“Getting it out there” is hardly a problem. The problem is way too much mediocrity “out there” burying what might be very good. It’s why I once again escaped from Facebook. The gunga din of outta tuners doodling and play acting at being “social media rockers and blues men ” were suffocating me with contrived bullshit.
In the real world, meanwhile, there are always those “in talks” with Tencent and Alibaba in Mainland China, or else with this and that person from YouTube and Spotify etc etc yada yada yada. And? Talk is cheap and it’s never clear what it means and where it’s leading.
What do these online platforms REALLY want, anyway? Do they even have money? Is it all about owning as much content as possible for free as content buys numbers- for free- and it’s all about growing their data driven business model- for free- that we’re suddenly seeing come apart at the seams? Swimming with sharks has always been dangerous.
Swimming in uncharted waters with guesswork ends up going down that black hole of Calcutta. And if there’s no funding, what happens next? Let’s never forget the term “It’s the economy, stupid”, and how in this economy, investors are extremely careful about expanding their portfolios. How important is music to them? Or must music today be entertainment and even much much more than this?
Just releasing some music no matter how good isn’t enough. It’s in the entire packaging and going from being a multi media artist to becoming a multi media global brand. But we all can’t be Rihanna which leads to Mainland China and the creative talent there like the new generation of fashion designers who style Rihanna.
Mainland China might still be “potentially the largest music market in the world” and might never get away from this “potential”, but it also has Faye Wong- singer, actress, style icon. Financially, she probably richer than Rihanna and Beyoncé combined.
Her comeback concert last year in Shanghai sponsored by the Jack Ma-owned Alibaba Group saw two mega brands coming together.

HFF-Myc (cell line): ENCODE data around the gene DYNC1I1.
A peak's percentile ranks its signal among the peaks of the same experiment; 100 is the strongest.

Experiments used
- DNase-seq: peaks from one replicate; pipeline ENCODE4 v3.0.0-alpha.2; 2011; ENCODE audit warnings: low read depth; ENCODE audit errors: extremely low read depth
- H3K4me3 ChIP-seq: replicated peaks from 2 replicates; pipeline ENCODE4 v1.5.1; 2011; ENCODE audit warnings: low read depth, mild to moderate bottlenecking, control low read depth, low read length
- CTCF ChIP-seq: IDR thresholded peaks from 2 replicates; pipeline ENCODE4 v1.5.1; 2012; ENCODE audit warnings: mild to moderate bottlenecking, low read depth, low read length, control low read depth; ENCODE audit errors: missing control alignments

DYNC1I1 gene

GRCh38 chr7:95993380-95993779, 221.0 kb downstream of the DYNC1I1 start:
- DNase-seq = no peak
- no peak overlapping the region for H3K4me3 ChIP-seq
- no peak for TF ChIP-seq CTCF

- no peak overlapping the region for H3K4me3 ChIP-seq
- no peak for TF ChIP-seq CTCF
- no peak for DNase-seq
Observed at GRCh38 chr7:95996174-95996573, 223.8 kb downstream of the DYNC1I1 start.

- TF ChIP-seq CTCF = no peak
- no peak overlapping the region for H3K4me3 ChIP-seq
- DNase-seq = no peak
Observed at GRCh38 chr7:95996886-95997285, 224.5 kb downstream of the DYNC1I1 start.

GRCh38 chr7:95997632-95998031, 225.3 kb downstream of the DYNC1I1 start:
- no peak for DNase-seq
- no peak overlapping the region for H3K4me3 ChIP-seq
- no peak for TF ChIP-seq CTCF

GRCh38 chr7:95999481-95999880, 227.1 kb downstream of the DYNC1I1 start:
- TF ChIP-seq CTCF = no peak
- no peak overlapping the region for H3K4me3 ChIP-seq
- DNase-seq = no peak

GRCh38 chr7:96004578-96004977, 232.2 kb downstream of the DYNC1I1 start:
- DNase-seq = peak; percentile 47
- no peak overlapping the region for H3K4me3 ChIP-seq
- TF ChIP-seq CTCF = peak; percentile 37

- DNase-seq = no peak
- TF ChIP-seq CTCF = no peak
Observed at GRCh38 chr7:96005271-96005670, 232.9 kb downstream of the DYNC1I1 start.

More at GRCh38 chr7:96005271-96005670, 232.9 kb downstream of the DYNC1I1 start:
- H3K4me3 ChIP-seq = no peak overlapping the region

Later this year, the two brands come together again. Where’s the music in all this? Faye Wong has a huge back catalogue. She might need 1-2 new songs to pad out a concert. Every established artist has a similar type of song list.
As for Mainland China with its Made In China social media platforms which are policed better and are hugely influential when it comes to reach and awareness, there’s a reason why Hollywood and Bollywood and big name film makers and actresses and singers are falling over each other to get there: Funding.
What about the still unknown artist? What about the unknown promoter who wants to create an EDM festival brand in Asia? Ideas remain pipe dreams without smart management with whom to work and even smarter partners able to recognise what’s next.
Add sponsors to this list of partners as they have the marketing dollars, but need the ideas. Again, it’s about doing the math and the homework and groundwork to create the groundswell. It’s about persuasive presentation skills. One needs to be Don Draper but with a Chinese partner with him.
It’s not about views and likes and the number of followers, hashtags and algorithms. It’s about keeping it real. It’s about feeding your head and emptying out the clutter of online stupidity.
#music #musicindustry #musicbusiness #business #socialmedia #Spotity #streaming #MainlandChina #FayeWong #Tencent #Alibaba #marketing